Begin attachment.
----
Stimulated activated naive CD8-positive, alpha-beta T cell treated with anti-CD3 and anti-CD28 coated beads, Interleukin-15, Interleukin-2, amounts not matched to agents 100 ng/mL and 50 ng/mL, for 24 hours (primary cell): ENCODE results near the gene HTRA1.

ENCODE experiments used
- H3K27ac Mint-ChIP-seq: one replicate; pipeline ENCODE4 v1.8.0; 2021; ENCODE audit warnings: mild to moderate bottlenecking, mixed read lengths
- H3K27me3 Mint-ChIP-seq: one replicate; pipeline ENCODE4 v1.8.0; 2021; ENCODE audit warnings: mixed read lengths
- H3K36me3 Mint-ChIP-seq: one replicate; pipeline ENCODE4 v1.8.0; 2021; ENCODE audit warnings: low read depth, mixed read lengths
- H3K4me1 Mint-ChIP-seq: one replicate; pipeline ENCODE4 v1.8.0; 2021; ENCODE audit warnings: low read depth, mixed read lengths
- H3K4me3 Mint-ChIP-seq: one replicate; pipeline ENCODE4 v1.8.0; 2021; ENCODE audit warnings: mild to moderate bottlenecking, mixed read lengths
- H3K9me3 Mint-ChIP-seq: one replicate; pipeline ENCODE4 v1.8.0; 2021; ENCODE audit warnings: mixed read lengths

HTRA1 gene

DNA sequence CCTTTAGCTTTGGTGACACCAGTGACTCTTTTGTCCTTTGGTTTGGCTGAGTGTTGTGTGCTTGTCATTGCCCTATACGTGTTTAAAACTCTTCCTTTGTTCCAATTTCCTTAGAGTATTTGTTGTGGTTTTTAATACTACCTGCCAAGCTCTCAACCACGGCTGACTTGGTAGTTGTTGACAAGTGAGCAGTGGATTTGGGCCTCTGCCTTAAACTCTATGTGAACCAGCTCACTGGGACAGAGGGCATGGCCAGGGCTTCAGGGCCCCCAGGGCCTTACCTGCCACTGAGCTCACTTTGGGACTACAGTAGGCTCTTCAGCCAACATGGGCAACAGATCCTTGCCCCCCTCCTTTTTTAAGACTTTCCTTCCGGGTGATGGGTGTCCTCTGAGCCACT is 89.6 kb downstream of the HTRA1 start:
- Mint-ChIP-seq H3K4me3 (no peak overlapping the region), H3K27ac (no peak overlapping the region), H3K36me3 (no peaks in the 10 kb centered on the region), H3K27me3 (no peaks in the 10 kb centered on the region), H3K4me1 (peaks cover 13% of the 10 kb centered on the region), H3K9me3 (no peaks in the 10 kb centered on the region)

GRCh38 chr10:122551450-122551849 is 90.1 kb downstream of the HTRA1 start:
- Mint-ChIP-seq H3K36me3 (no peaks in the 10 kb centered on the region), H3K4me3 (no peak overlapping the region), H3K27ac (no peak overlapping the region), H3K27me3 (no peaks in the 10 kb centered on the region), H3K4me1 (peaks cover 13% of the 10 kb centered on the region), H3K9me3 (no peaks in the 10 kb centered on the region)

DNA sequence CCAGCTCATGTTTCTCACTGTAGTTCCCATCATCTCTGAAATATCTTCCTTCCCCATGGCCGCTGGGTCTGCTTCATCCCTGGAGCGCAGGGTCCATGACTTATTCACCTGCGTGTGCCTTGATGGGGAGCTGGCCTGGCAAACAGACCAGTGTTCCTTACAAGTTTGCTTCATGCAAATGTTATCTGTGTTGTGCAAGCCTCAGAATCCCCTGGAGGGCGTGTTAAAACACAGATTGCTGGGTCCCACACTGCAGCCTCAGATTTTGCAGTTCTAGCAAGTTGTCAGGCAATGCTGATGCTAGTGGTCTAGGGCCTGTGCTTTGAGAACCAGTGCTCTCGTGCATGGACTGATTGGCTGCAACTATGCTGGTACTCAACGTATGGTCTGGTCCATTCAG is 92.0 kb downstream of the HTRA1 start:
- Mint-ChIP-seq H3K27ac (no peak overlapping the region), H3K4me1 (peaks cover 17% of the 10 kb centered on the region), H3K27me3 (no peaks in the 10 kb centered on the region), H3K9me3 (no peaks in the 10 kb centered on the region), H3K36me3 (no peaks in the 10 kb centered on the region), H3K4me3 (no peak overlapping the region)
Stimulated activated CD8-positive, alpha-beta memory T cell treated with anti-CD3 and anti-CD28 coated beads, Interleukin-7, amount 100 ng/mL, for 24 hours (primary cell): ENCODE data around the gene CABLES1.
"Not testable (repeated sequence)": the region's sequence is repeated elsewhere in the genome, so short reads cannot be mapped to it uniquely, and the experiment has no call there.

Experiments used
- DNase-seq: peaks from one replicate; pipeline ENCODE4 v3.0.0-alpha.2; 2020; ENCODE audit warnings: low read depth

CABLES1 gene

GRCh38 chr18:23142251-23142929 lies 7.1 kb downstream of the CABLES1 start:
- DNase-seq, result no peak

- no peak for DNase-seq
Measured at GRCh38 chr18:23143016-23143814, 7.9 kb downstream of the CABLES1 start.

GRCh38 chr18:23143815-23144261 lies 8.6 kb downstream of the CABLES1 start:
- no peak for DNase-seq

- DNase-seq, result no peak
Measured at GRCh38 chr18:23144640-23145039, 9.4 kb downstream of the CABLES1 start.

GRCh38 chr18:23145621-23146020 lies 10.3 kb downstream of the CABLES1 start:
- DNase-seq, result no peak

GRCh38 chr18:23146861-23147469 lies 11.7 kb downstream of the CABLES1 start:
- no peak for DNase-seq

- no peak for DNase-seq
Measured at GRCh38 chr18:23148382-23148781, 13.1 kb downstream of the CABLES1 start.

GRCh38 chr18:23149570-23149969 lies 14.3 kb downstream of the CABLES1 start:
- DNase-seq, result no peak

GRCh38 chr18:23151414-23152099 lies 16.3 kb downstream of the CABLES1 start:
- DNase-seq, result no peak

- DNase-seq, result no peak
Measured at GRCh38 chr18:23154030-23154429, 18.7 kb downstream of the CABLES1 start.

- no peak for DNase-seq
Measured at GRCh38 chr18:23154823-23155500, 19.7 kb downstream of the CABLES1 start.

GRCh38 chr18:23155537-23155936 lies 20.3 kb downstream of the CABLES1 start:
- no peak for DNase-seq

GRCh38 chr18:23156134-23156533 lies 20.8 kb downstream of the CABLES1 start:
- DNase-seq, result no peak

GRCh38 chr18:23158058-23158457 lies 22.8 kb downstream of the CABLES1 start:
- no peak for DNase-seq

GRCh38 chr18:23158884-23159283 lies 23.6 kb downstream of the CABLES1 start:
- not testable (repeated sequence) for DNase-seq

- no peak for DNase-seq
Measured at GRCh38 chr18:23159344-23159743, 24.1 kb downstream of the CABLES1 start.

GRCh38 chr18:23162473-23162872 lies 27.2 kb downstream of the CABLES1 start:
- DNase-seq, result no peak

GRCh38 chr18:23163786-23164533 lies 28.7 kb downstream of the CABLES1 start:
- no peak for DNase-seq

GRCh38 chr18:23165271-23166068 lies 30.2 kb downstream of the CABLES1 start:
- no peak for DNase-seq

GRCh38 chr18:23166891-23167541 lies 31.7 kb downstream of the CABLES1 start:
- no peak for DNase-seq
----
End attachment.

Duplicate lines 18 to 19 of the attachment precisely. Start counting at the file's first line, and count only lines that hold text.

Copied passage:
Experiments used
- DNase-seq: peaks from one replicate; pipeline ENCODE4 v3.0.0-alpha.2; 2020; ENCODE audit warnings: low read depth